Off to Tottenham for Tea

Did you know that internationally renowned singer-songwriter Adele was born in Tottenham? Or that South Tottenham is reported to be the most ethnically-diverse area in Europe, with 300 languages being spoken by its residents? These are two of the facts that featured in our Tottenham Quiz that was one of the bespoke games guests played at our ‘Tottenham Tea Party’.

On Saturday 30th November we took over a former Caribbean food takeaway on Broad Lane, Tottenham.  As part of the Living Archive project by arts organisation Make-Room, we were asked to host a special Tottenham inspired tea party in their temporary pop-up space.

Make-Room: The Living Archive

Adorning the space in bunting and floral brightness, we met some really interesting folk who shared their stories, experiences and memories of Tottenham whilst playing our games and supping on tea and eating Tottenham cake. Here are some snaps from the day:

Photo credits: Jenni Grove

Tea & Community Dialogues at Kew Gardens

Earlier this year we worked on a really interesting community engagement project at Kew Gardens using our tea parties as way to engage new audiences at Kew.  The project ‘Community Dialogues’ aimed to engage and bring together groups of different, diverse cultural backgrounds to creatively explore and exchange dialogues on edible plants at Kew. The origins of a series of edible plants were explored, how they are used in cooking and in particular specific stories shared and captured all of course over a good cuppa tea!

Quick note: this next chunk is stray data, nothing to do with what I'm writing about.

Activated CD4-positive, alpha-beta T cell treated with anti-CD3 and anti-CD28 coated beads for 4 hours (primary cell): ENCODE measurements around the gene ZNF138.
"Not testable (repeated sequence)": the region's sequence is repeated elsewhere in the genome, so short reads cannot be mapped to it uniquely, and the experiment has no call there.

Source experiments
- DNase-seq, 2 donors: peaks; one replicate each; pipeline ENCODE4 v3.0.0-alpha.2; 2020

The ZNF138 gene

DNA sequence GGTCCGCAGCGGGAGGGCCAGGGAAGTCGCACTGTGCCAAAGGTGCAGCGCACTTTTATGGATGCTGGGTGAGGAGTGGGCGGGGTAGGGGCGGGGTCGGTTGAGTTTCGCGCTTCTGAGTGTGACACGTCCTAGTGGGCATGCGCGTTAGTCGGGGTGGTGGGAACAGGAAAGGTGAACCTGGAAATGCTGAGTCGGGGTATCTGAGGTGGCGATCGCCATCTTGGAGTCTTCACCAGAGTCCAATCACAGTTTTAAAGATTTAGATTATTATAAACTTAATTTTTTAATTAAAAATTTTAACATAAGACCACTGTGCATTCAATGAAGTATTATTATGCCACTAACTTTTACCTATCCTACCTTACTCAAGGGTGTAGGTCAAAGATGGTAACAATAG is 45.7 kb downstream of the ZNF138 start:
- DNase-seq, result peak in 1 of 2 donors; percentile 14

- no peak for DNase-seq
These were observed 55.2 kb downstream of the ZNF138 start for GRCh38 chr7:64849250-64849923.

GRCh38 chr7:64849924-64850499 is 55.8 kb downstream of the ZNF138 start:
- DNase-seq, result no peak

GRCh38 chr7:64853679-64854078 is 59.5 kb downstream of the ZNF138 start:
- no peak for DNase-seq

We worked with five community organisations in a series of workshops in the format of a ‘pop up tea salon’ to explore edible plants in both the Temperate House and Palm House. The structure of the project enabled us to meet the group first, running an initial workshop on ‘Edible plants’ and getting participants to think about how they use edible plants in their day to day lives. The next time we met the groups was for a tour of both the Temperate and Palm houses, exploring edible plants that lived at Kew and then onto tea at our bespoke tea parties themed to a series of edible plants including tea, chilli peppers, sugar cane, date palm to name a few.

The project was a lovely opportunity to meet and work with some really interesting groups, enabling them to explore their own relationships to a number of diverse edible plants. We learnt about exotic recipes, heard childhood memories and stories of growing up eating these edible plants, and we saw how relationships had grown with these edible plants, for example Harjit Kaur from the Hounslow Senior Trust reminisced about early childhood memories of drinking chai (tea) over breakfast with her family, how it began her day and how this has continued as a custom for her throughout her life. She also shared her recipe for Masala Chai.